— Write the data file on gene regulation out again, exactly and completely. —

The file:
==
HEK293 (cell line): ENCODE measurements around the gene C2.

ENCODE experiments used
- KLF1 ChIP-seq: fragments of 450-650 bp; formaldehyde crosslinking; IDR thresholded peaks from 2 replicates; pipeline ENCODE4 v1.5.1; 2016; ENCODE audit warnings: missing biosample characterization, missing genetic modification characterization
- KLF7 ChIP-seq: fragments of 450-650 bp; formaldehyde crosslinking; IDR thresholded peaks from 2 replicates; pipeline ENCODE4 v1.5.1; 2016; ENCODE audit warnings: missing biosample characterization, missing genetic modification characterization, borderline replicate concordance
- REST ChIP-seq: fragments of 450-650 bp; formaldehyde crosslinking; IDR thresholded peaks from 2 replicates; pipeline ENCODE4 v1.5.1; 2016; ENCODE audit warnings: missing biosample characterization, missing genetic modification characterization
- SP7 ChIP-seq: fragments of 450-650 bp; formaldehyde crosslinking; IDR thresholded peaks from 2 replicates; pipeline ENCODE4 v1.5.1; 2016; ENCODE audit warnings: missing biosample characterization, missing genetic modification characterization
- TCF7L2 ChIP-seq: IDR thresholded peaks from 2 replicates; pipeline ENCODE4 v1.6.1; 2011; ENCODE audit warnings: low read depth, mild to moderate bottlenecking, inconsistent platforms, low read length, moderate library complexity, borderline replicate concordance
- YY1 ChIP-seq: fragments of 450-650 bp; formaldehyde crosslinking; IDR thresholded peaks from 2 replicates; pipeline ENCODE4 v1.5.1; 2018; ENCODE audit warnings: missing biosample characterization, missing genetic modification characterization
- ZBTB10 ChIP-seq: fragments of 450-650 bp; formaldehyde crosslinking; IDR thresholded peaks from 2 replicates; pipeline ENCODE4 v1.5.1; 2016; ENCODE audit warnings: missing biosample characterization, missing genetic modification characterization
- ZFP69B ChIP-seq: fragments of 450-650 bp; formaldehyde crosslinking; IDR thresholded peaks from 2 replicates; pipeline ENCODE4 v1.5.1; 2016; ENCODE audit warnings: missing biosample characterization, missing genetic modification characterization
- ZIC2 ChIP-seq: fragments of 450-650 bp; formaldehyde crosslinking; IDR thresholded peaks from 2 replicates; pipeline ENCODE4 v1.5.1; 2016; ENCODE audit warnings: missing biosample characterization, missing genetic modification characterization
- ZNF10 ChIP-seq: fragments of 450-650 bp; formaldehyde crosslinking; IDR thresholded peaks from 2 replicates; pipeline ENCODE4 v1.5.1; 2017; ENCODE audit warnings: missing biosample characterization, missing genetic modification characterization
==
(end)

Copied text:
HEK293 (cell line): ENCODE measurements around the gene C2.

ENCODE experiments used
- KLF1 ChIP-seq: fragments of 450-650 bp; formaldehyde crosslinking; IDR thresholded peaks from 2 replicates; pipeline ENCODE4 v1.5.1; 2016; ENCODE audit warnings: missing biosample characterization, missing genetic modification characterization
- KLF7 ChIP-seq: fragments of 450-650 bp; formaldehyde crosslinking; IDR thresholded peaks from 2 replicates; pipeline ENCODE4 v1.5.1; 2016; ENCODE audit warnings: missing biosample characterization, missing genetic modification characterization, borderline replicate concordance
- REST ChIP-seq: fragments of 450-650 bp; formaldehyde crosslinking; IDR thresholded peaks from 2 replicates; pipeline ENCODE4 v1.5.1; 2016; ENCODE audit warnings: missing biosample characterization, missing genetic modification characterization
- SP7 ChIP-seq: fragments of 450-650 bp; formaldehyde crosslinking; IDR thresholded peaks from 2 replicates; pipeline ENCODE4 v1.5.1; 2016; ENCODE audit warnings: missing biosample characterization, missing genetic modification characterization
- TCF7L2 ChIP-seq: IDR thresholded peaks from 2 replicates; pipeline ENCODE4 v1.6.1; 2011; ENCODE audit warnings: low read depth, mild to moderate bottlenecking, inconsistent platforms, low read length, moderate library complexity, borderline replicate concordance
- YY1 ChIP-seq: fragments of 450-650 bp; formaldehyde crosslinking; IDR thresholded peaks from 2 replicates; pipeline ENCODE4 v1.5.1; 2018; ENCODE audit warnings: missing biosample characterization, missing genetic modification characterization
- ZBTB10 ChIP-seq: fragments of 450-650 bp; formaldehyde crosslinking; IDR thresholded peaks from 2 replicates; pipeline ENCODE4 v1.5.1; 2016; ENCODE audit warnings: missing biosample characterization, missing genetic modification characterization
- ZFP69B ChIP-seq: fragments of 450-650 bp; formaldehyde crosslinking; IDR thresholded peaks from 2 replicates; pipeline ENCODE4 v1.5.1; 2016; ENCODE audit warnings: missing biosample characterization, missing genetic modification characterization
- ZIC2 ChIP-seq: fragments of 450-650 bp; formaldehyde crosslinking; IDR thresholded peaks from 2 replicates; pipeline ENCODE4 v1.5.1; 2016; ENCODE audit warnings: missing biosample characterization, missing genetic modification characterization
- ZNF10 ChIP-seq: fragments of 450-650 bp; formaldehyde crosslinking; IDR thresholded peaks from 2 replicates; pipeline ENCODE4 v1.5.1; 2017; ENCODE audit warnings: missing biosample characterization, missing genetic modification characterization